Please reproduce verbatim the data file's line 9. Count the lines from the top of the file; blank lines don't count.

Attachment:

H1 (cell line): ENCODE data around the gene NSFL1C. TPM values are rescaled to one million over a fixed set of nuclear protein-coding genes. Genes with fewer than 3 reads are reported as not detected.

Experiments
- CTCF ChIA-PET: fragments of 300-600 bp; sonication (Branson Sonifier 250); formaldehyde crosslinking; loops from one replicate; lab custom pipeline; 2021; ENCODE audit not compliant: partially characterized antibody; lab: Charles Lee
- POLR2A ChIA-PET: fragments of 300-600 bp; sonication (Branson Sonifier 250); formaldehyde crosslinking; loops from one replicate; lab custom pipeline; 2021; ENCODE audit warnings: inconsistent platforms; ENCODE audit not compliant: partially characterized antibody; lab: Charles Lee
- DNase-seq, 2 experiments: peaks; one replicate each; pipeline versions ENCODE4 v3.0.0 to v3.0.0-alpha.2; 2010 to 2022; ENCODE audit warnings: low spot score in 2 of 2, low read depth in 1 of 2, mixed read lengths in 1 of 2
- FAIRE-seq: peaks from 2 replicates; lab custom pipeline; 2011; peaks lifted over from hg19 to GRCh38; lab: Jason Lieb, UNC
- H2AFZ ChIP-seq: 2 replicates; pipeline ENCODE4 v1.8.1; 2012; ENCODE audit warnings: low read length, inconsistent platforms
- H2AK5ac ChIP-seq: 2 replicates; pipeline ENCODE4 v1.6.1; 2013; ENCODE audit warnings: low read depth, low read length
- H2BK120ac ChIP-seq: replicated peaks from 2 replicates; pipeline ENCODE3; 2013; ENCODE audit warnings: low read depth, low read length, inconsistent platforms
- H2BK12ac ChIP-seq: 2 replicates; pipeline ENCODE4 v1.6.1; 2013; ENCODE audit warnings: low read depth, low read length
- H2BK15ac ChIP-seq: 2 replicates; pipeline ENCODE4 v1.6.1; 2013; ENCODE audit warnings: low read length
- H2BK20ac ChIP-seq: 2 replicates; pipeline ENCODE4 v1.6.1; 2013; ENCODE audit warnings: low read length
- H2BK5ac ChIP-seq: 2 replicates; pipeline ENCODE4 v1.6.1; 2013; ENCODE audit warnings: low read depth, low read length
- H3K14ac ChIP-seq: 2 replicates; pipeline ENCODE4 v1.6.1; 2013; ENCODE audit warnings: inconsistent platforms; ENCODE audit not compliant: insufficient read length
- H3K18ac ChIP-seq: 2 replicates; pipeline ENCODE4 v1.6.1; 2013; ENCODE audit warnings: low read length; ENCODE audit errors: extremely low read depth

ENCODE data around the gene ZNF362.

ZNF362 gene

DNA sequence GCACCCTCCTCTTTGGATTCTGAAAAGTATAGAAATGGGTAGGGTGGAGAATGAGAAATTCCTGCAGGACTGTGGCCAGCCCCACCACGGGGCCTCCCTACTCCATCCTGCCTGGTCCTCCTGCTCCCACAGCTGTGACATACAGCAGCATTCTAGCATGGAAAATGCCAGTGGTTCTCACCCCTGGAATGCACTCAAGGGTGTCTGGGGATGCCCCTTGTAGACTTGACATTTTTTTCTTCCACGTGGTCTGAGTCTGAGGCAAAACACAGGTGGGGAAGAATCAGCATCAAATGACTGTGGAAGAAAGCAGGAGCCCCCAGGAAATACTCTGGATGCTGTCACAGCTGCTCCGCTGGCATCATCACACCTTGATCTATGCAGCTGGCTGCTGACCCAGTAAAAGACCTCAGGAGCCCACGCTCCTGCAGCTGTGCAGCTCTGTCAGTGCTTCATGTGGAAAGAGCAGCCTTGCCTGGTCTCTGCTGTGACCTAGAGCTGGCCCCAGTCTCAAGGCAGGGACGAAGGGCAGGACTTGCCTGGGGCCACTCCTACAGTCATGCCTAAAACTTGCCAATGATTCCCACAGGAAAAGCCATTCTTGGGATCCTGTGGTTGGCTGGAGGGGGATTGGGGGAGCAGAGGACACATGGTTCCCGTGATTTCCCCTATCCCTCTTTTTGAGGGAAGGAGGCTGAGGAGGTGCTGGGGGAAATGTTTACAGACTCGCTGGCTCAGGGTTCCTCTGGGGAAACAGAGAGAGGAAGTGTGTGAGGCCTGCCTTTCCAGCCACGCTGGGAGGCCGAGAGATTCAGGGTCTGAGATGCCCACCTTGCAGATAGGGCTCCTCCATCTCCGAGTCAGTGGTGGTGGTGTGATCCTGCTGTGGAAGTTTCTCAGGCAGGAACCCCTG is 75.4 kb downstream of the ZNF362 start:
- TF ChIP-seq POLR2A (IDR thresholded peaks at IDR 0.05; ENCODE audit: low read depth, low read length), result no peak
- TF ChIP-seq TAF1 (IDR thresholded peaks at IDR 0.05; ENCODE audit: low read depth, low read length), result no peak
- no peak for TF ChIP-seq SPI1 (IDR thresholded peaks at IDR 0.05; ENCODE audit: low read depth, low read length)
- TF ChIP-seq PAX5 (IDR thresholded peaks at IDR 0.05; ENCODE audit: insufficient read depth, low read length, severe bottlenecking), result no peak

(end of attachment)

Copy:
- H2BK120ac ChIP-seq: replicated peaks from 2 replicates; pipeline ENCODE3; 2013; ENCODE audit warnings: low read depth, low read length, inconsistent platforms